- Published on Sunday, 01 January 2012 23:00
- Written by MARC NKWAME in Arusha
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HOW a skillful driver came to drive the President down the Ngorongoro crater in 1969 is an interesting story of two leaders who wanted to assert each ether's authority. The driver, Mr Aloyce Songai, a resident of Karatu, was later nicknamed 'Wangu-Wangu' by Nyerere's bodyguards due to his outstanding expertise during the 1969 caldera expedition.
Songai started out as a tractor mechanic during the days of expansive wheat growing in Karatu District. Coming across a job vacancy advertised in the papers calling for qualified drivers at the Ngorongoro Conservation Area Authority (NCCA), he submitted his application and landed the job. Songai's first job at NCAA was to drive a supplies pick-up. Later he drove Mr Solomon Ole Saibul, the first indigenous conservator at Ngorongoro.
"Steven Ngereza who used to drive Saibul had fallen ill, so I filled his position," says Songai. At that time the head driver at Ngorongoro, who was of Somali origin schemed with the head of accounts department and both of them disappeared with one-month salaries for more than 40 employees. They took off in one of the organisation's cars. From then on the management at NCAA was very cautious and watched the employees very closely not entrusting any of them with high positions. The head of drivers' post for instance, was vacant for quite some time.
In 1969 Nyerere visited Ngorongoro following an incident where NCAA conservator, Mr Solomon Ole Saibul was at loggerheads with the then Regional Commissioner for Arusha, Mr Aaron Mwakang'ata. It was alleged that the RC Mwakang'ata, forced his way into the Ngorongoro Conservation Area Authority refusing to sign the official guest book placed at the Park's entrance gate.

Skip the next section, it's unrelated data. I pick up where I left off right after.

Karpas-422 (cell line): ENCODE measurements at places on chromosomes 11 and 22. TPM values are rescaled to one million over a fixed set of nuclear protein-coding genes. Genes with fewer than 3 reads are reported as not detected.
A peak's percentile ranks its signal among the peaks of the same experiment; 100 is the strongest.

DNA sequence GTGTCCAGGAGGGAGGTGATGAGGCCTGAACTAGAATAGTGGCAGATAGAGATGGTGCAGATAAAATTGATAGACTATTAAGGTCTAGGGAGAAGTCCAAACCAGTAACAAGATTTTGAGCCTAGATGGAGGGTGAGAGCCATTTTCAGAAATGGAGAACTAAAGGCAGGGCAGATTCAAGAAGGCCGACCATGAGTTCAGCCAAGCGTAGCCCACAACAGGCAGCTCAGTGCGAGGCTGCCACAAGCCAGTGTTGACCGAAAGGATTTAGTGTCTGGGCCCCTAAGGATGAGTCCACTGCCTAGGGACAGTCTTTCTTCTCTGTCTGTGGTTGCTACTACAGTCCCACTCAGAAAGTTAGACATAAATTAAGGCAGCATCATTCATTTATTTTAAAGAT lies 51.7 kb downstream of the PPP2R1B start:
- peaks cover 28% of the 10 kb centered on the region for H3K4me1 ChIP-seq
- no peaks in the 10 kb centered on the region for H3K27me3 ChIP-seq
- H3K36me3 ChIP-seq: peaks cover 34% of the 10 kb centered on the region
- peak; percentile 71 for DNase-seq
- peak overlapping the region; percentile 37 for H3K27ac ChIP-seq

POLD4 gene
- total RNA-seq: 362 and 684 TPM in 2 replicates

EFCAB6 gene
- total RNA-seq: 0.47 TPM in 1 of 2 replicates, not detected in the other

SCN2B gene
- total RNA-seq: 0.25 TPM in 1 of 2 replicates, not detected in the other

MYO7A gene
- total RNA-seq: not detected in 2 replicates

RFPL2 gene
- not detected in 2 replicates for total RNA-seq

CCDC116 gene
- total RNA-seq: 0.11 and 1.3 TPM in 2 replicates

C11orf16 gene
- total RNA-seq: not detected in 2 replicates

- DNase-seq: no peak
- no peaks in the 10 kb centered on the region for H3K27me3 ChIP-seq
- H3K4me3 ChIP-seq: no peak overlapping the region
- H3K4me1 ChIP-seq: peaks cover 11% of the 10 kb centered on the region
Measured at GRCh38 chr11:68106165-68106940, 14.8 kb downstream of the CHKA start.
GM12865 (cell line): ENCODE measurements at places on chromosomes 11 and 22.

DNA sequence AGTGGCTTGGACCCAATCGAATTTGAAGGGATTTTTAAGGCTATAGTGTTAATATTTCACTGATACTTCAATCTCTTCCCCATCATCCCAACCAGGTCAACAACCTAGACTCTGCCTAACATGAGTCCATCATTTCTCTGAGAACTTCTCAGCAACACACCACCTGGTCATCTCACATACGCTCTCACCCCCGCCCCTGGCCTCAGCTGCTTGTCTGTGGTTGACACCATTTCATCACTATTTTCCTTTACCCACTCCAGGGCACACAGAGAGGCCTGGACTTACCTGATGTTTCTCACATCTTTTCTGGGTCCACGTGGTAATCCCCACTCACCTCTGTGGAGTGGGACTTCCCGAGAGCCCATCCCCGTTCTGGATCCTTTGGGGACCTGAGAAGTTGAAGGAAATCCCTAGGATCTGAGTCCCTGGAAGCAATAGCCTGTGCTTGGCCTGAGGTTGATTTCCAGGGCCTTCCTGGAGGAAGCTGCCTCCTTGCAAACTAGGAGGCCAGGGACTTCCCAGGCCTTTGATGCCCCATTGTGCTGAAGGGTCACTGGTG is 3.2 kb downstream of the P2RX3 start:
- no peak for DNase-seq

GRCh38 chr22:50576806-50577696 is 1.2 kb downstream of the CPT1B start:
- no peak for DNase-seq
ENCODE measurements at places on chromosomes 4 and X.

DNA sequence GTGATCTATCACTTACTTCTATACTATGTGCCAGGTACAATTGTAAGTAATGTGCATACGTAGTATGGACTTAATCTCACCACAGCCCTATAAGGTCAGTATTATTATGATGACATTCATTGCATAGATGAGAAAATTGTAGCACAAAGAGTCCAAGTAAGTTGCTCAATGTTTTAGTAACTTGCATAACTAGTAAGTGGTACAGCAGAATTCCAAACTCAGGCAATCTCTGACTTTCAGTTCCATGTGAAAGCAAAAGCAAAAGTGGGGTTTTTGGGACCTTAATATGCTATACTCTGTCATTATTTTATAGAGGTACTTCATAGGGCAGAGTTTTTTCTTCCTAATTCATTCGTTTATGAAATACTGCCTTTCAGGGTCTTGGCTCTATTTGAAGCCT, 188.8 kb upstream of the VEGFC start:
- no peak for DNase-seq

Driving a government car, a Peugeot 403 with registration numbers GT 519, Mr Mwakang'ata sped past the NCAA entrance after snapping at the guards to open the gates and then proceeded into the park where he, reportedly, was to meet some foreigners at one of the lodges.
The then head of security, Mr Samuel Maida, taken aback by the RC's actions, reported the matter to the Chief Conservator, Solomon Ole Saibul. On hearing that the RC had refused to sign into the visitors' book, the NCAA conservator, Ole Saibul, took the register from the gate and went to confront Mr Mwakang'ata at the lodge where he was meeting the foreigners, demanding to know why the RC ignored the park procedures.
"I am the Regional Commissioner, in charge of the whole of this precinct," Mr Mwakang'ata is reported to have retorted before dismissing the conservator with a wave of his hand. But Ole Saibul was not about to be put off easily by the RC. Mr Saibul took out the register, leafed through the pages and slammed the book on the coffee table showing the RC a page on which Nyerere had earlier on signed at the gate a few weeks earlier when the President was passing through the NCAA on his way to Musoma, from Arusha.
"If the President himself can sign in our book, then may I ask, who is a 'mere RC' to refuse to register himself at the gate?" shouted the clearly angry Ole Saibul before storming out of the lodge, promising to take the matter further. And he did, the opportunity presented itself a month later when President Nyerere was presiding over a meeting in Moshi (Kilimanjaro). That misty morning, Songai was instructed, to take Ole Saibul to town where he intended to consult the President. Saibul was granted audience with Nyerere. "I remained outside in the Land-Rover while the conservator went in to see the Head of the State."